School Age: 6–12 Years

The years of middle childhood are dominated by school and the shift to social life outside of the family. The school-age child develops logic and reasoning, time organization, sustained attention, and problem-solving skills. The child internalizes values and norms and develops a conscience. Rules and fairness become very important. They can observe and appraise themselves. Major developmental tasks involve mastery of skills and capacity for both competition and cooperation. The early school-age years are marked by magical thinking, which is gradually supplanted by logic and the ability to take the viewpoint of others.

Specific phobias are common in younger school-age children: magical thinking and growing awareness of the larger world can develop into fears of the dark, storms, dogs, or insects. Some children develop phobias around medical procedures such as immunizations, throat swabs, or pill swallowing. Specific phobias often co-occur with other anxiety disorders.

Early school-age children may struggle with the developmental transition to spending much of the day away from home and parents. Separation anxiety disorder arises when a child displays fear regarding potential or actual separations from their attachment figure, usually a parent. The child worries that bad things will happen to their parent if they are not with them, and resists separating from the parent for activities with others. They may complain of aches and pains to bring their parent back to them. Separation anxiety may be associated with school avoidance, lack of participation in developmentally normative activities, and other anxiety disorders in later childhood.6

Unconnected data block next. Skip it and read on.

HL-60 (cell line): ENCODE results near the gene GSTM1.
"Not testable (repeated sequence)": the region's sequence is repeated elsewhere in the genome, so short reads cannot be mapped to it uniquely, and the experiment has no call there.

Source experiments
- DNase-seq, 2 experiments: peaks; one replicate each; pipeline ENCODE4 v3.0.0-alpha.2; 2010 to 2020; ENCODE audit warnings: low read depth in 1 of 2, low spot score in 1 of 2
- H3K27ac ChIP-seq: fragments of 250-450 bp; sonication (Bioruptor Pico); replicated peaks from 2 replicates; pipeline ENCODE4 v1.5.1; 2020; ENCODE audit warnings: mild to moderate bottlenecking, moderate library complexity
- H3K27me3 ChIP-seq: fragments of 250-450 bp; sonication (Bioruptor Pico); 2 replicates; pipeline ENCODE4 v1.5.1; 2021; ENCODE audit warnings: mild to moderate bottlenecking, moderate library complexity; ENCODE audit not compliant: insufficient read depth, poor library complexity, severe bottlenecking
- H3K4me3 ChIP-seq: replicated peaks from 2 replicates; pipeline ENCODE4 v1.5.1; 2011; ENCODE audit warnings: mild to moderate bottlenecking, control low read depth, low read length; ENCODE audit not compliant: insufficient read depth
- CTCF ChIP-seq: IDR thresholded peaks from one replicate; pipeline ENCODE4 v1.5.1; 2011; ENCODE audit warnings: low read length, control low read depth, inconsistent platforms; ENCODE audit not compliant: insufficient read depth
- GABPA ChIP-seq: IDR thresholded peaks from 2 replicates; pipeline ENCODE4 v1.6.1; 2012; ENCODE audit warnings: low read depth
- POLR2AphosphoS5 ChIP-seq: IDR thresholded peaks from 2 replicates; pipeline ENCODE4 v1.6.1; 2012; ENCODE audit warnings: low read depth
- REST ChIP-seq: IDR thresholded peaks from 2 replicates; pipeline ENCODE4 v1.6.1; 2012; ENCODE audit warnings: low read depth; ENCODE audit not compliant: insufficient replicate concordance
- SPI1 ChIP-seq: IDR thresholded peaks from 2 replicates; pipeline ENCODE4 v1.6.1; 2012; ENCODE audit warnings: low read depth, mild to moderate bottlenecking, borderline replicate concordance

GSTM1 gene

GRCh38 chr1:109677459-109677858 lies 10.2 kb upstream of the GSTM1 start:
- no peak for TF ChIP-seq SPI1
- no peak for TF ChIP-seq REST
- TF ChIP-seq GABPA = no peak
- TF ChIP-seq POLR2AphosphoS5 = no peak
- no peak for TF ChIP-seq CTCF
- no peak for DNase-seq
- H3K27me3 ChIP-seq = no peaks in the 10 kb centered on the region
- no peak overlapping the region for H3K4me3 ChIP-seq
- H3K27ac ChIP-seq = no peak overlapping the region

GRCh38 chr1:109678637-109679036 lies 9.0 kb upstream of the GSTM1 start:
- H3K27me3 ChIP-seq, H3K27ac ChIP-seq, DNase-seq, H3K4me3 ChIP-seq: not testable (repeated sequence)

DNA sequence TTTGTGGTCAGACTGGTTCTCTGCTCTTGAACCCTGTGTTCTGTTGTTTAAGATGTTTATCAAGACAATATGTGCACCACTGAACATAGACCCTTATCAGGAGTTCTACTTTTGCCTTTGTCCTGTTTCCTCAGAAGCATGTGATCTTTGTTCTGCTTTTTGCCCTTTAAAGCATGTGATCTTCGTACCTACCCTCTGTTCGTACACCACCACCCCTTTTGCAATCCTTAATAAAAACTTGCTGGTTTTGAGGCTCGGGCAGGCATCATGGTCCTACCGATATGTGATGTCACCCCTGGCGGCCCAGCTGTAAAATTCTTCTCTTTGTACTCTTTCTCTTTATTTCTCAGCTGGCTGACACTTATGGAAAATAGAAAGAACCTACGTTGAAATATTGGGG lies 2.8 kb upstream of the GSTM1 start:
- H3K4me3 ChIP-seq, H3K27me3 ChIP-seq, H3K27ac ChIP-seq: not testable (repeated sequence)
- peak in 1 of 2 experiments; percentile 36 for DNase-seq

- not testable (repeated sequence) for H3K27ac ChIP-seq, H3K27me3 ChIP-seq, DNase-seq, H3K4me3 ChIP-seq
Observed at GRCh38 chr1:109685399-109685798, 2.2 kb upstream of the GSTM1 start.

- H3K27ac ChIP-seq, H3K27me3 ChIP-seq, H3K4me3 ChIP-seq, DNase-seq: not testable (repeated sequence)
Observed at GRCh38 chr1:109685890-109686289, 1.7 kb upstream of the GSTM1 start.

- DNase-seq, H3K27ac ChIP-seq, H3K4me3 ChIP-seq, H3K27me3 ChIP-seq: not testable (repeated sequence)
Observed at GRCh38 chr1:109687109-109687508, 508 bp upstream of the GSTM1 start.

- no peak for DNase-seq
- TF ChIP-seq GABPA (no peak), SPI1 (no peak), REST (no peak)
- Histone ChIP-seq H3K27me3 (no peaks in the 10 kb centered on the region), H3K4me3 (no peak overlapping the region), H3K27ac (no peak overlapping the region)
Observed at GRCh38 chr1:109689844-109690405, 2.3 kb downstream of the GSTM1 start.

Generalized anxiety disorder is the tendency to worry excessively and constantly about uncertainty, danger, or failure. Whereas peers are working on mastery, children with generalized anxiety disorder are overwhelmed by uncertainty and the possibility of failure and unsure of their capacity to meet developmentally appropriate challenges such as negotiating friendships and meeting real or perceived expectations. They predict disaster, failure, or danger around every corner. They may become tense, irritable, and exhausted.7